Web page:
Wednesday, June 26, 2013

Alexandra Berube: When Students Are Not Learning Letters

What to Do With a Student Who is Not Learning His Letters
When I was teaching kindergarten, I had one student who was far behind the others. In kindergarten, there is always a wide spectrum of skills, but he did not know almost any of his letters or his letter-sound relationships, and this is a skill that students are expected to have before entering kindergarten--maybe not completely mastered, but close to it. During the fall of kindergarten, I did everything I could to aid him in gaining familiarity with the visual appearance of letters, as well as the letter sounds. Here are two games that I used so that by January he had finally mastered these skills.
1. Twister
I took a twister board, and used masking tape to make large letters on the colored circles. I used four different letters and repeated them across the board, each letter being a distinct sound: P, A, T, and N. On the spinner, I wrote these letters as well. When you spin the spinner, I changed it to, "put your left foot on the letter that makes the sound 't,'" emphasizing the sound and the tongue placement in the mouth. I did this with a group of students, so the student who was struggling never felt left out, and whenever he didn't know the letter sound, the other students happily showed him. He didn't mind being a student who wasn't sure of the letter sound in this game, because they were all physically moving around, rather than a bunch of students all looking at a whiteboard and one student being singled out as the one who doesn't know the answer.
2. Foam Letters 
I have foam letters, about 2 inches in size, that I use for a number of activities. The letters are a great way to physically interpret the shape of letters, in order to gain more familiarity with the letter shapes and the sounds that they make. I had a file folder game, in which there was a trail that each game piece had to move down. On each square along the trail, there was a sticker that corresponded to an initial sound, so there was a sticker with a bee ('b'), dog ('d'), cat ('c'), etc. You would pull a foam letter out of a bag, and move your space to the corresponding sticker that started with that initial sound. So if you pulled a B out of the bag, you would move your game piece onto the sticker of the bee. In playing a group game like this, every student can get involved in sounding out the initial letter sounds, physically touching the letters, and seeing objects that begin with that letter. Any student who is struggling with these skills will see the other students modeling it, and get help from them on any letters they are still struggling with. All of the students want to help each other, so there is no sense (for the struggling child) of feeling like the student who can't get anything right.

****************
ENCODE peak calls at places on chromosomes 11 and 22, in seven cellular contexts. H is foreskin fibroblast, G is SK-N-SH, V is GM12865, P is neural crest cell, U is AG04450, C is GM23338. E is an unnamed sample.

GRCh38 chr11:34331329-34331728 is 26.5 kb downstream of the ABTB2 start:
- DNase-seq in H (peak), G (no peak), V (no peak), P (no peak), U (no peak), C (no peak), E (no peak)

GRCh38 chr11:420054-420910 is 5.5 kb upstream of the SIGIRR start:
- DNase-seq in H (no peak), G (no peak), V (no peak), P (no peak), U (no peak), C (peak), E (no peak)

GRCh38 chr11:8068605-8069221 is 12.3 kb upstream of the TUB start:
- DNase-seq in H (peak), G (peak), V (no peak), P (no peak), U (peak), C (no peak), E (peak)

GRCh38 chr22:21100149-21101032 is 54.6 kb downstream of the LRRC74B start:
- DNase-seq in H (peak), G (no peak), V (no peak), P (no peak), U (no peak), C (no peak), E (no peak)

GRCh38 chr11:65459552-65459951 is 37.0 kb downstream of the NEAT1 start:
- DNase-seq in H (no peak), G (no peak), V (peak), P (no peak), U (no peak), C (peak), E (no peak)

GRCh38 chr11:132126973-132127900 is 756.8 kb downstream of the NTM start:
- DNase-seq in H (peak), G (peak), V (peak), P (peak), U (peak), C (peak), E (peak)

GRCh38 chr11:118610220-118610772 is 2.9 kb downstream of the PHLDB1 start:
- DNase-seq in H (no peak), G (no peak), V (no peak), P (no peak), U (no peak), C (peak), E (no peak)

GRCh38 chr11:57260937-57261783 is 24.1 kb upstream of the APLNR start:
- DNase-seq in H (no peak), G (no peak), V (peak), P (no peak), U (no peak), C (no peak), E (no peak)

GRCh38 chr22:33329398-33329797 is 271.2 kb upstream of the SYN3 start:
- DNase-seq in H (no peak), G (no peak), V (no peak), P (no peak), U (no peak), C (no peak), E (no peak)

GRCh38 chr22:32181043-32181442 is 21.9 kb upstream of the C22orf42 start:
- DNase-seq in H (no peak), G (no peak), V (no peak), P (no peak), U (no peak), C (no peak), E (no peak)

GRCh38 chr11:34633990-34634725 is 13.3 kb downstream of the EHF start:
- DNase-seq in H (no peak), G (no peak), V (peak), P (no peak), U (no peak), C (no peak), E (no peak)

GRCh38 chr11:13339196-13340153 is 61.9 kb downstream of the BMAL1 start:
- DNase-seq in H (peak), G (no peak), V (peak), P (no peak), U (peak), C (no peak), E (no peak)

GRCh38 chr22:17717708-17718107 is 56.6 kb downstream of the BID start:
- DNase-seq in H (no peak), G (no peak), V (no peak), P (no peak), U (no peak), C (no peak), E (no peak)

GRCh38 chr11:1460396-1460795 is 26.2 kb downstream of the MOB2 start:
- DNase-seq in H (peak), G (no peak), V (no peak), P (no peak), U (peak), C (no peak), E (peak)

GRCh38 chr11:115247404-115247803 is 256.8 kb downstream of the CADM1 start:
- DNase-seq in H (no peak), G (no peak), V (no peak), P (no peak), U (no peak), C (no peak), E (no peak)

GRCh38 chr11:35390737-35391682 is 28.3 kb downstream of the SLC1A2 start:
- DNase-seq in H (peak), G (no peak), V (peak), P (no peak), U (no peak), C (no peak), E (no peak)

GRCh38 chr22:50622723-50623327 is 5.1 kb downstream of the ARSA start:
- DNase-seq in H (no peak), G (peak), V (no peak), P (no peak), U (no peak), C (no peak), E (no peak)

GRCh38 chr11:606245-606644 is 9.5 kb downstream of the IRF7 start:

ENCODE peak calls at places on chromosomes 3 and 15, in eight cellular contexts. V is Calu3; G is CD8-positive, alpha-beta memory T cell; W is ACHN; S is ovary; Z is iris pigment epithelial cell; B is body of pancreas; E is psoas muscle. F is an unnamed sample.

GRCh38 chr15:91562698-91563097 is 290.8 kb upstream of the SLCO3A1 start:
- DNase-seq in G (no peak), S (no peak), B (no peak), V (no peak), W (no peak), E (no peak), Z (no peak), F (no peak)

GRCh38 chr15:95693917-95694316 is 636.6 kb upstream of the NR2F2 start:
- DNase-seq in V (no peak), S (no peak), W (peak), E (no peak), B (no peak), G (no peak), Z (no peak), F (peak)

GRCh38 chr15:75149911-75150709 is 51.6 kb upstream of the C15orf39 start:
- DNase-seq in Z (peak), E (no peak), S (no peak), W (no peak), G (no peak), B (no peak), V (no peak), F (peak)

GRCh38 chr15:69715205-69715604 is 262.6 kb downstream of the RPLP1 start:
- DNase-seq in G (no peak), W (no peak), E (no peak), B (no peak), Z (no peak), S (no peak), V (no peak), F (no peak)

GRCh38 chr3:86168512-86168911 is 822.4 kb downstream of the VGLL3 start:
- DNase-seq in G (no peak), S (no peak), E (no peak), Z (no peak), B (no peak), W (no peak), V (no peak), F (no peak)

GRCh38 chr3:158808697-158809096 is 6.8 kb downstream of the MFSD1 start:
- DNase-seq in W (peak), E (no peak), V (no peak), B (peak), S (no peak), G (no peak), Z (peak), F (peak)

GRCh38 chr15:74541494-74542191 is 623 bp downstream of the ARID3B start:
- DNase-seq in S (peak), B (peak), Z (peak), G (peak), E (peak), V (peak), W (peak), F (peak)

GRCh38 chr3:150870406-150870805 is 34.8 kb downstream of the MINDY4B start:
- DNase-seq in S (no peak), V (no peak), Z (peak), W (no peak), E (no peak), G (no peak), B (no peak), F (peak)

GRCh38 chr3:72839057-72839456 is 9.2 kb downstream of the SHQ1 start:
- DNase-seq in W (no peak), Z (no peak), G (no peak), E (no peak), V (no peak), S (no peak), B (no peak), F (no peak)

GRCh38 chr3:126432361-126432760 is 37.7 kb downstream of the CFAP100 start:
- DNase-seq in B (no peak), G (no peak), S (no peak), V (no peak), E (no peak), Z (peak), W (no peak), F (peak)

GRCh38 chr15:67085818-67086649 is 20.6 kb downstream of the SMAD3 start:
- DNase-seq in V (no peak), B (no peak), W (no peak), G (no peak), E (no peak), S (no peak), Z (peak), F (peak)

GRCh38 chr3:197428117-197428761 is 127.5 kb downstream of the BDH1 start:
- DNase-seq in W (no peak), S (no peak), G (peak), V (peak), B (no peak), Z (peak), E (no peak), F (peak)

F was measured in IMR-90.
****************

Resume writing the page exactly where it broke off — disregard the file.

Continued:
After playing many games like these, and through regular private instruction, the student was able to make great strides in his letter recognition. Group games are a great way to allow the students who are struggling to watch other students model the skill for them and to get involved in the process of learning, rather than passively being shown the concepts.
Alexandra Berube, Managing Director
Boston Tutoring Services, LLC
(781) 248-4558

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